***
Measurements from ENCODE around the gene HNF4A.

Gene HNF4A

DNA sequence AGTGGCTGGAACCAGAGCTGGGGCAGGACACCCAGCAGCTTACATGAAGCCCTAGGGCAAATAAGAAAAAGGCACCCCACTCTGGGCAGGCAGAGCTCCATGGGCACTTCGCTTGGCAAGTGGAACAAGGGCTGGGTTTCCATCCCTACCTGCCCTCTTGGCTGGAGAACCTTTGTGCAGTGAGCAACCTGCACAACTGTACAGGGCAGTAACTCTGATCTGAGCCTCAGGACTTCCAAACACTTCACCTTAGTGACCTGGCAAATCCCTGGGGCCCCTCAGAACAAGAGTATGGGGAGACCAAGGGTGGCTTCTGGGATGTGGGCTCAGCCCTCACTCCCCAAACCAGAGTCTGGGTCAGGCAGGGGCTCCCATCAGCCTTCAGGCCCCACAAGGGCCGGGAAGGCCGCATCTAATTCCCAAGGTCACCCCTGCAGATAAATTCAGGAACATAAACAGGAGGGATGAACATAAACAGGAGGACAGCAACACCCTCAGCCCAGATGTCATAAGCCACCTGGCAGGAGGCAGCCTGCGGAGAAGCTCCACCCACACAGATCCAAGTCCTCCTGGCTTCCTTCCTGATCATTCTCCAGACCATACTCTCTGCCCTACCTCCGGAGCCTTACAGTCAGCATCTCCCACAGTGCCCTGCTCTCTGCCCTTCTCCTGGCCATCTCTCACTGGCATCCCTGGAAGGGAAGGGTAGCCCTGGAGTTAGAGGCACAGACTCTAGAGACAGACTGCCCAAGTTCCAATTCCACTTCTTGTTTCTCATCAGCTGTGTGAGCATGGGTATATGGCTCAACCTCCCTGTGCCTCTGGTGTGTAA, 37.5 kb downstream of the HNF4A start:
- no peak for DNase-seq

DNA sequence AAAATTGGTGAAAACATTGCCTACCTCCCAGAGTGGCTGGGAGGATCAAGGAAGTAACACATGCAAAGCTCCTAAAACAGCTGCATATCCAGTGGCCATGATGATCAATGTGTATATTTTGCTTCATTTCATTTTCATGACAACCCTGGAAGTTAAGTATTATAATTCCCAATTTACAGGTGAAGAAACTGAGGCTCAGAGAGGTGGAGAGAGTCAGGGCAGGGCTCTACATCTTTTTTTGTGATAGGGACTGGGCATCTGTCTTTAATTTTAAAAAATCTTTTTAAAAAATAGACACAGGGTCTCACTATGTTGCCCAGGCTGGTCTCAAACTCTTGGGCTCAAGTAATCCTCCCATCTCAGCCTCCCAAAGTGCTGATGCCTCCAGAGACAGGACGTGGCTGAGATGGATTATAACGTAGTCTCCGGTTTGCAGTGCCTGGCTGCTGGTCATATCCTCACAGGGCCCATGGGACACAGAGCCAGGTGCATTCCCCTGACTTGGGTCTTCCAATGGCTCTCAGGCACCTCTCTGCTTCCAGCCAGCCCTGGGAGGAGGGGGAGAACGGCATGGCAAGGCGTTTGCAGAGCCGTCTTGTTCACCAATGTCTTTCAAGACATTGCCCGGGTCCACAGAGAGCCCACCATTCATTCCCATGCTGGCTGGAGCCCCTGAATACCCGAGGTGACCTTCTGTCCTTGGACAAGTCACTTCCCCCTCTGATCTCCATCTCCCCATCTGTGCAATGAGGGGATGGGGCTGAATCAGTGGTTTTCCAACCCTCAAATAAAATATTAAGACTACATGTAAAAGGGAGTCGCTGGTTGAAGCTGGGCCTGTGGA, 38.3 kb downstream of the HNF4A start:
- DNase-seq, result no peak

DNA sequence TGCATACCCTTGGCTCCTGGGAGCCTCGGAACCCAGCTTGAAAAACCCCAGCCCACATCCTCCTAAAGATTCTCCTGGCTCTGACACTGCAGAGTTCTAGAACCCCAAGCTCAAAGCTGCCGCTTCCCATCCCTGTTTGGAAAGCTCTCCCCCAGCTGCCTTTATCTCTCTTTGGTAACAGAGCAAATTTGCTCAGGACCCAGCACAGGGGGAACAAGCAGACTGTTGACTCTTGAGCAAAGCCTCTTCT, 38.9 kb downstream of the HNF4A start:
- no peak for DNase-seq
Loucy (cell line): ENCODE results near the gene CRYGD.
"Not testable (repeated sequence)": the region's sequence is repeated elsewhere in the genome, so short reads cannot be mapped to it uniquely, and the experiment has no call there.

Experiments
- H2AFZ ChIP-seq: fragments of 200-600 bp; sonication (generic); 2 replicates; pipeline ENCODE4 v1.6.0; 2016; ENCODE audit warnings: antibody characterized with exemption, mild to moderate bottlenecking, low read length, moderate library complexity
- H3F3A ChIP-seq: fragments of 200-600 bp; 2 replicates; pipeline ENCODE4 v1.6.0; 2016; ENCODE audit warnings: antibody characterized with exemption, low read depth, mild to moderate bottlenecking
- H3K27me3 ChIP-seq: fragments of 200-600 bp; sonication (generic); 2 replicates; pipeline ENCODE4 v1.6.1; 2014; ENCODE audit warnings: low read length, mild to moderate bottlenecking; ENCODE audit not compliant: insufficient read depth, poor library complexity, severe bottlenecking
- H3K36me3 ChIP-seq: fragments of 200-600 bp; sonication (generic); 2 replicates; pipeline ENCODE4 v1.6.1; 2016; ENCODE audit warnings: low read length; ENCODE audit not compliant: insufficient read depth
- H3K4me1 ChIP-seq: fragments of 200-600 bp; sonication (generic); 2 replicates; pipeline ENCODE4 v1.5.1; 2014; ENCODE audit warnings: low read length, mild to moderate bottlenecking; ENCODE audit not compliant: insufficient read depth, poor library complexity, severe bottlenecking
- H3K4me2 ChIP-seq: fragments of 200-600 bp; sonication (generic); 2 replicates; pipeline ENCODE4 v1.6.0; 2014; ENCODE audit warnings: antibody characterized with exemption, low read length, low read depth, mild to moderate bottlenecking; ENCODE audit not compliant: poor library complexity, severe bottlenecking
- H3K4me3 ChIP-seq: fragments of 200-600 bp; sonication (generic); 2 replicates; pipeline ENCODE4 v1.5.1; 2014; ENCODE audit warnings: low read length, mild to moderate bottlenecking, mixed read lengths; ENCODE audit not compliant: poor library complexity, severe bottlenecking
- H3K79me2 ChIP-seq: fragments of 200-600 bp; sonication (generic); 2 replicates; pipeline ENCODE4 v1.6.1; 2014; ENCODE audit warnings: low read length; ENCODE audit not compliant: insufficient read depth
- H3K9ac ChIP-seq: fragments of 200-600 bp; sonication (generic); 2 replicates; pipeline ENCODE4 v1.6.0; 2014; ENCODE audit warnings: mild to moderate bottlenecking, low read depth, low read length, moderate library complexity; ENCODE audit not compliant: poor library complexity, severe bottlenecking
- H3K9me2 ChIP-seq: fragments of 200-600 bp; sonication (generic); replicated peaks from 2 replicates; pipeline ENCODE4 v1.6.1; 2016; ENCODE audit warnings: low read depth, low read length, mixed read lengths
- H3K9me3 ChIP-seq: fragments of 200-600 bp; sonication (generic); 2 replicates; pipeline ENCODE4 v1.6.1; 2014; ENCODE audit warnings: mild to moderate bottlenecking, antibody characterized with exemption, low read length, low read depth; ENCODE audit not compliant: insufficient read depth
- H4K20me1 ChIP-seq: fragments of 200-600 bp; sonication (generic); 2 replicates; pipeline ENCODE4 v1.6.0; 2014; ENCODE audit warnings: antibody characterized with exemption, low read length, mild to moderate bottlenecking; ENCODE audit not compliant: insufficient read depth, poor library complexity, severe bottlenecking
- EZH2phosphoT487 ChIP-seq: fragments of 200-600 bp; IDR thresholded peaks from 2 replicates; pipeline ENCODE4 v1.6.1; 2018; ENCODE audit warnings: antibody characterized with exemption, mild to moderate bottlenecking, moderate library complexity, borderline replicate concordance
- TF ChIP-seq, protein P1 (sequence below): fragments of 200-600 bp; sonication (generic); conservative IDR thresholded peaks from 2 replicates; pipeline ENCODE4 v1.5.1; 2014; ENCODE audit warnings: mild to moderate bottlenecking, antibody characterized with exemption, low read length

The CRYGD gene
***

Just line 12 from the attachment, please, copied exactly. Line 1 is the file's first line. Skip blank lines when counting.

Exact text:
- H2AFZ ChIP-seq: fragments of 200-600 bp; sonication (generic); 2 replicates; pipeline ENCODE4 v1.6.0; 2016; ENCODE audit warnings: antibody characterized with exemption, mild to moderate bottlenecking, low read length, moderate library complexity